the received orders. If you want to steal a march on OScommerce,
E-shop, Get Trolleyed etc. then concentrate on the back end.

If you want to get paid, I would suggest some sort of token system
where people buy say 1000 orders from you and get an encripted password
which they have to enter into their system. You can then keep count of
the number of orders processed and when they have reached their 1000
orders they need to order another encrypted key.

If people are paying for your software and are running their business
on it then you will need to provide some pretty comprehensive support
facilities which don't come cheap.

Obiron
axlq wrote:
In article <11********************@i42g2000cwa.googlegroups.c om>,
Moot <mo*******************@yahoo.comwrote:
If you have it in your head that one day you will charge for features,
then you owe it to your users to be up front with them and charge for
those features from day 1. Suddenly springing costs on the users will
bring you nothing but complaints.

Agreed. However, it is still sensible to charge for expanded features.
That is, offer a basic free version (not crippleware) but charge a fee
for extensions. And of course any customizations would involve a fee.

-A
Oct 24 '06 #10
frothpoker wrote:
I work in this particular field and the one thing that is always
missing from E-commerce applications is a good back office function.

Stock control, despatch management and returns processing are all much
more time consuming than the creation of the shop and the processing of
the received orders. If you want to steal a march on OScommerce,
E-shop, Get Trolleyed etc. then concentrate on the back end.

If you want to get paid, I would suggest some sort of token system
where people buy say 1000 orders from you and get an encripted password
which they have to enter into their system. You can then keep count of
the number of orders processed and when they have reached their 1000
orders they need to order another encrypted key.

If people are paying for your software and are running their business
on it then you will need to provide some pretty comprehensive support
facilities which don't come cheap.

Obiron
axlq wrote:
>>In article <11********************@i42g2000cwa.googlegroups.c om>,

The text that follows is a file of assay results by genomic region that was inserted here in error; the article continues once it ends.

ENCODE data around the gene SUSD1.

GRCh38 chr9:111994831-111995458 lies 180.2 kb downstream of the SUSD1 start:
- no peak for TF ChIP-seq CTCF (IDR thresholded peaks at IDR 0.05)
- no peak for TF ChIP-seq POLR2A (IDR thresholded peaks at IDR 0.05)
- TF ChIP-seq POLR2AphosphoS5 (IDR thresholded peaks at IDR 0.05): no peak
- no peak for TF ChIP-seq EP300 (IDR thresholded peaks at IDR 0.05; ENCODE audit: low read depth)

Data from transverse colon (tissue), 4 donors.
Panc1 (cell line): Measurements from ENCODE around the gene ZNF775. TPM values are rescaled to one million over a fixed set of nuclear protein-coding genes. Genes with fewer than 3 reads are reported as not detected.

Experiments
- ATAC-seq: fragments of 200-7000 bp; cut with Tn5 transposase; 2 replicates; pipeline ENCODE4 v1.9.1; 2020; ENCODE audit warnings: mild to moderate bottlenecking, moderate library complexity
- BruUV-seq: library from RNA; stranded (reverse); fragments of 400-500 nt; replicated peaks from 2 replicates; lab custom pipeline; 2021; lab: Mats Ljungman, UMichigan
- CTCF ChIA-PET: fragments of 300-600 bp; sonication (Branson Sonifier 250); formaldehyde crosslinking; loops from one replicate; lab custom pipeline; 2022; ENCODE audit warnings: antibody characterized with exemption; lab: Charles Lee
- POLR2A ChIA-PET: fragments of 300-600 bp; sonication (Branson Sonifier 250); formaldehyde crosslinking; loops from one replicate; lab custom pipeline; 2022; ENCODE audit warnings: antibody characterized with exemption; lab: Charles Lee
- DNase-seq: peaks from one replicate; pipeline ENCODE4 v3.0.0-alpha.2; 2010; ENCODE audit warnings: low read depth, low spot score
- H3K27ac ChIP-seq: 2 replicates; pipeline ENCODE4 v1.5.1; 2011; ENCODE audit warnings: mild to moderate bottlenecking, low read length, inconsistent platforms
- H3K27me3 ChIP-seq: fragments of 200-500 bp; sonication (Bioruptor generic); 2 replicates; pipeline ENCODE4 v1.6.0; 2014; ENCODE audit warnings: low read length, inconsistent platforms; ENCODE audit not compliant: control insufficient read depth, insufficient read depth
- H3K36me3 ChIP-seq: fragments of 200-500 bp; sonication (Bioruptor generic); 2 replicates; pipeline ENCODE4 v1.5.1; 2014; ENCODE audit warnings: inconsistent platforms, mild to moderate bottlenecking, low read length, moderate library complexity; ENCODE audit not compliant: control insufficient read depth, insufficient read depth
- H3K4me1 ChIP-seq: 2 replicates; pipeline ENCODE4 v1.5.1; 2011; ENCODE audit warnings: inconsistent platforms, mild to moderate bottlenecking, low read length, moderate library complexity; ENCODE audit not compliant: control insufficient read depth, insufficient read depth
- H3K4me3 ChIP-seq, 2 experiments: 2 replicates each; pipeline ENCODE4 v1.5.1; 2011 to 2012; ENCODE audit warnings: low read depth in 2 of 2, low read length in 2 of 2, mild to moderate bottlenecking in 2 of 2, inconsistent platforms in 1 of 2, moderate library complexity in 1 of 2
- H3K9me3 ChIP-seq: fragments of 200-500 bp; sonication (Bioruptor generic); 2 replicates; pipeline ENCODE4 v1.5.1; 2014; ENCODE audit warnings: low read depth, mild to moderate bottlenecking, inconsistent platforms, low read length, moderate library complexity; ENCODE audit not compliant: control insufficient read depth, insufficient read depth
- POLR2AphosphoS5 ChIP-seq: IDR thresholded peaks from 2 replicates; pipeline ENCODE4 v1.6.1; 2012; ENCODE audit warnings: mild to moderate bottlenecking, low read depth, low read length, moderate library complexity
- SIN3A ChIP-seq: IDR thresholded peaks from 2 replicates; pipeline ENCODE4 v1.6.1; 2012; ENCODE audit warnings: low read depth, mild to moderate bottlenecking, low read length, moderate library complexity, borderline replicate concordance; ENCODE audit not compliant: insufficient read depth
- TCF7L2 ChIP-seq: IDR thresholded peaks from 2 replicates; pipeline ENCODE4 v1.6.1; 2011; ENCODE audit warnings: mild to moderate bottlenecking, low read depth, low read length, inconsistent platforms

Moot <mo*******************@yahoo.comwrote:
>>>If you have it in your head that one day you will charge for features,
then you owe it to your users to be up front with them and charge for
those features from day 1. Suddenly springing costs on the users will
bring you nothing but complaints.

Agreed. However, it is still sensible to charge for expanded features.
That is, offer a basic free version (not crippleware) but charge a fee
for extensions. And of course any customizations would involve a fee.

-A

I'd be willing to pay for a decent system - but no way would I pay for
something based on the number of orders I process.

--
==================
Remove the "x" from my email address
Jerry Stuckle
JDS Computer Training Corp.
js*******@attglobal.net
==================
Oct 24 '06 #11
I've been working on an E-Commerce application like OSCommerce, except
mine is object-oriented, with a much better architecture, and a lot of
AJAX. I originally intended to release it as Open Source, and I still
may, but, recently I've been wondering how I could profit off the
script.
Release it for free, this will allow the world to beta test your code
=-)

Then look for jobs on RentACoder.com or ifreelance.com (or similar
sites) & adapt you code to fit thier needs.

-#2pencil-

Oct 26 '06 #12
stryfedll wrote:
I've been working on an E-Commerce application like OSCommerce, except
mine is object-oriented, with a much better architecture, and a lot of
AJAX. I originally intended to release it as Open Source, and I still
may, but, recently I've been wondering how I could profit off the
script.

Selling the script doesn't seem to be a viable option, since if I sell
the application in full it can easily be duped. My best idea has been
to release the script, but make an off-site file old all of the primary
functions of the application. In those functions would be a script for
displaying the results of a product search, where I could place ads
every 10 or so entries down.

Does anyone have any thoughts on how to profit from your applications?
The primary source of profit from a useful program will be your own
customers: the program will make your products attractive, bringing in
sales, and if they are truly useful, allow you to complete work quickly and
have reduced support costs. This is the main goal of our own GPL'd
product.

From there, you can release the product for two main reasons. First is to
give back to the community, second is shameless self-promotion, to be known
as the source of good stuff, which also brings in more sales.

However, you use the word "script" to define what you've done, suggesting it
may not be a large comprehensive system. In this case, you may want to
make it a practice to release a lot of scripts, because not many people can
profit from providing a single script to the programming public, it just
doesn't go to critical mass.

--
Kenneth Downs
Secure Data Software, Inc.
(Ken)nneth@(Sec)ure(Dat)a(.com)
Oct 27 '06 #13

stryfedll wrote:
I believe I will get some of the most important functions and bundle
them into a .php file, use Zend Guard on it and put it on my own
server. Then, the application on their end can call the file using
require()
And when your server goess down or you lose your connection to the
internet, suddenly none of your client's shops work!

This sounds VERY DANGEROUS.

Oct 27 '06 #14